The Vatican, seeking to answer criticism that Pope Pius XII did little to oppose the Nazi slaughter of Jews, pledged Friday to open some of its secret World War II-era archives next year.
New Kosovo Administrator Tells Parties to Make Up
Kosovo's new U.N. administrator, Michael Steiner, warned feuding local politicians Friday that the time has come for them to stop bickering and strike a deal on forming a new government.
Outsider Enters Japanese Ranks
He calls himself Japan's first "lawmaker with blue eyes," and he has a mission: to end racial discrimination in this long-homogenous culture.
Israel Raids Gaza as Criticism Grows
Israeli warplanes struck a security compound in the northern Gaza Strip on Friday night, killing a Palestinian policeman and wounding 25 people, Palestinian authorities said. The raid came a day after three Israeli soldiers died in the same area when a powerful mine blew apart their heavily armored tank.
Deadly Winter Stills Butterflies' Wings in Mexico
A trek through the 9,000-foot-high pine forests of the El Rosario sanctuary normally leads to a breathtaking spectacle this time of year: As the winter sun hits the boughs of the trees in midmorning, millions of monarch butterflies begin to quiver and shimmer, and then take flight.
Milosevic to Summon Leaders to the Stand
Heatedly rejecting charges of mass murder and deportations, former Yugoslav President Slobodan Milosevic said Friday that he will call former President Clinton and a host of world leaders to testify that he brought peace to the Balkans.
China Expels Western Falun Gong Members
About 25 members of Falun Gong expelled from China after protesting in Beijing's Tiananmen Square returned to the United States on Friday, displaying bruises, cuts and scrapes from what they said were police beatings.
6 Are Accused in Afghan Slaying
Interim Prime Minister Hamid Karzai on Friday accused high-ranking government officials of masterminding the brutal slaying of Afghanistan's aviation minister, who was killed during a riot at Kabul's airport a day earlier.
Breakthrough Expected in Kidnap Case, Pakistan Says
Pakistan's interior minister on Friday predicted a "major breakthrough" and more arrests within 48 hours in the search for Daniel Pearl. The official rejected a claim from Pearl's self-confessed kidnapper that the Wall Street Journal reporter is dead.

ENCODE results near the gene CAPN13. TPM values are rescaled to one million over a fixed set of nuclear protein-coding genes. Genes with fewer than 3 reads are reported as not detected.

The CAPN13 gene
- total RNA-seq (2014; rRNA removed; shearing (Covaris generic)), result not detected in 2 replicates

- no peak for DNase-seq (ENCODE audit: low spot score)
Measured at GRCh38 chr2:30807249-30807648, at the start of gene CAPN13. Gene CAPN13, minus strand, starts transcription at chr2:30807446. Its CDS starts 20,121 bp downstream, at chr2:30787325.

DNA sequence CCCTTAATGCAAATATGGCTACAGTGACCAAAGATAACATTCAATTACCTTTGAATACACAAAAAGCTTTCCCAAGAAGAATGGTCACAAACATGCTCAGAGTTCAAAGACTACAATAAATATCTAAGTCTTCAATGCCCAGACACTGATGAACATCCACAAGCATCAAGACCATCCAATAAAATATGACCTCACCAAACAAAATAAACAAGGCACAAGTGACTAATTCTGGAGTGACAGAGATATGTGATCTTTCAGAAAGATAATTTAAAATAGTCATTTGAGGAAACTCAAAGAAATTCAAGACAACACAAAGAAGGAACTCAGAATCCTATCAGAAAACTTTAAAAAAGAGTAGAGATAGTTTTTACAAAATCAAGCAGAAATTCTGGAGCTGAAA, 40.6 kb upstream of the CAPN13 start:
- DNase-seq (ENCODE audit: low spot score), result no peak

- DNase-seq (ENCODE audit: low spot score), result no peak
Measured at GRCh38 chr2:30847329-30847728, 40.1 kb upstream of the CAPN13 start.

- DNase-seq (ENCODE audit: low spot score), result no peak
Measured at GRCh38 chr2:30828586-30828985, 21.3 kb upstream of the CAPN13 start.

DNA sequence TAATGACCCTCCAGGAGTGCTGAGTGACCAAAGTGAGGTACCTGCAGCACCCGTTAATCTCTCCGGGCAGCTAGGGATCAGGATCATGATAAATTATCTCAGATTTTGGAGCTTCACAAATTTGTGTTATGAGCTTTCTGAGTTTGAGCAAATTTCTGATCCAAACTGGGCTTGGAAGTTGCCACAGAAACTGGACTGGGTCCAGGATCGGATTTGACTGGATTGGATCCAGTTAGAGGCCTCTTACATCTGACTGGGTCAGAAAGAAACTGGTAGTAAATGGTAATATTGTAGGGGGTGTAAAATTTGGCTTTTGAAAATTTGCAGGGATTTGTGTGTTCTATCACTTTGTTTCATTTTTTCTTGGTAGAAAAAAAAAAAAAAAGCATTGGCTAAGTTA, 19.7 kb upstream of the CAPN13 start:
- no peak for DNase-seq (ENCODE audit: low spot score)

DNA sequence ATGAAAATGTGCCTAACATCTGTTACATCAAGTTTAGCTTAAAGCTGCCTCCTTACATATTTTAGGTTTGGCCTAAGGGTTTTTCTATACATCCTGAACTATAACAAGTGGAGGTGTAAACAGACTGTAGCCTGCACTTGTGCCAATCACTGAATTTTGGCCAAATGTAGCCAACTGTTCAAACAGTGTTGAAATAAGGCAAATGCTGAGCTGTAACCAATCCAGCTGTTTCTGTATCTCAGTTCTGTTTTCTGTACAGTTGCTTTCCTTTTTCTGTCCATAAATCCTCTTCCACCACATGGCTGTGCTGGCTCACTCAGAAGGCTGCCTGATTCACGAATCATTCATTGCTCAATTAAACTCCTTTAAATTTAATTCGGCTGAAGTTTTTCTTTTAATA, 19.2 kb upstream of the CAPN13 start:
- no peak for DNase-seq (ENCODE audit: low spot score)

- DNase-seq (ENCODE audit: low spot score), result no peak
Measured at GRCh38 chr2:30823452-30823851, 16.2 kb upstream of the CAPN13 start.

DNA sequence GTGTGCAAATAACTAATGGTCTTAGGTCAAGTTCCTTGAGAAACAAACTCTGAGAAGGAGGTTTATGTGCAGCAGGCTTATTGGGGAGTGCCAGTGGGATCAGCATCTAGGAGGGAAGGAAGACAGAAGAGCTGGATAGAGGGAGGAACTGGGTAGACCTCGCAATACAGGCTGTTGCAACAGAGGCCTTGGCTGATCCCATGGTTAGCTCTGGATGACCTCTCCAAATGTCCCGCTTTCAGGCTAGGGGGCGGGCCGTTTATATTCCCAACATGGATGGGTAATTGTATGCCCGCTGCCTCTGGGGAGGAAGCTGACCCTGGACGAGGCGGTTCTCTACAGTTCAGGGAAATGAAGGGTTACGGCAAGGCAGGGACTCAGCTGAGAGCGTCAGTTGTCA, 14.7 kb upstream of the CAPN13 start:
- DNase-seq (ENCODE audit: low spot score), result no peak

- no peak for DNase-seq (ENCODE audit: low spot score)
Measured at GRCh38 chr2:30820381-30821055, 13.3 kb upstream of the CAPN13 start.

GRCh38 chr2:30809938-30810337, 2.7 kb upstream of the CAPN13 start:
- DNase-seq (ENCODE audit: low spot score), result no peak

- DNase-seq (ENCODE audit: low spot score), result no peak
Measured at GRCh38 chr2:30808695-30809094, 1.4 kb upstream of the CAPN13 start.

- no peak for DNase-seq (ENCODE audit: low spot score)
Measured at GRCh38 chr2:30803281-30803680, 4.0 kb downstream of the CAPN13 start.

Indonesia Seen as 'Weakest Link' in Anti-Terror War
From prayer groups to prison cells to this village of tin-roofed, clapboard houses, three Indonesian clerics pursued their vision of an Islamic state stretching across much of Southeast Asia.
Austrian Firebrand Quits Post
Austrian far-right leader Joerg Haider, who drew strong criticism for his visit to Iraq, said Friday that he would quit national politics and focus on his role as governor of Carinthia province.
Regime Issues Warning to U.S. Amid Celebration
North Korean military officers and party cadets rallied to celebrate leader Kim Jong Il's 60th birthday, calling for heightened vigilance after President Bush's condemnation of the Communist regime.
Man's Death Is Blamed on 'Mad Cow' Disease
A fourth person in France is believed to have died of the human form of "mad cow" disease, a health research institute said.
Officials Probe Fires at Immigration Center
British police and immigration officials were investigating a series of fires that broke out during a disturbance at Europe's largest detention center for asylum seekers.
19 People Reportedly Die in Kashmir Clashes
At least 19 people were killed in separatist violence in the disputed Himalayan region of Kashmir, Indian forces said.
Bush Puts Asia Back at Top of Agenda
President Bush set off Saturday for a three-nation tour of Asia that will finally get him back to the region--and issues--he initially intended to make a cornerstone of his administration's foreign policy.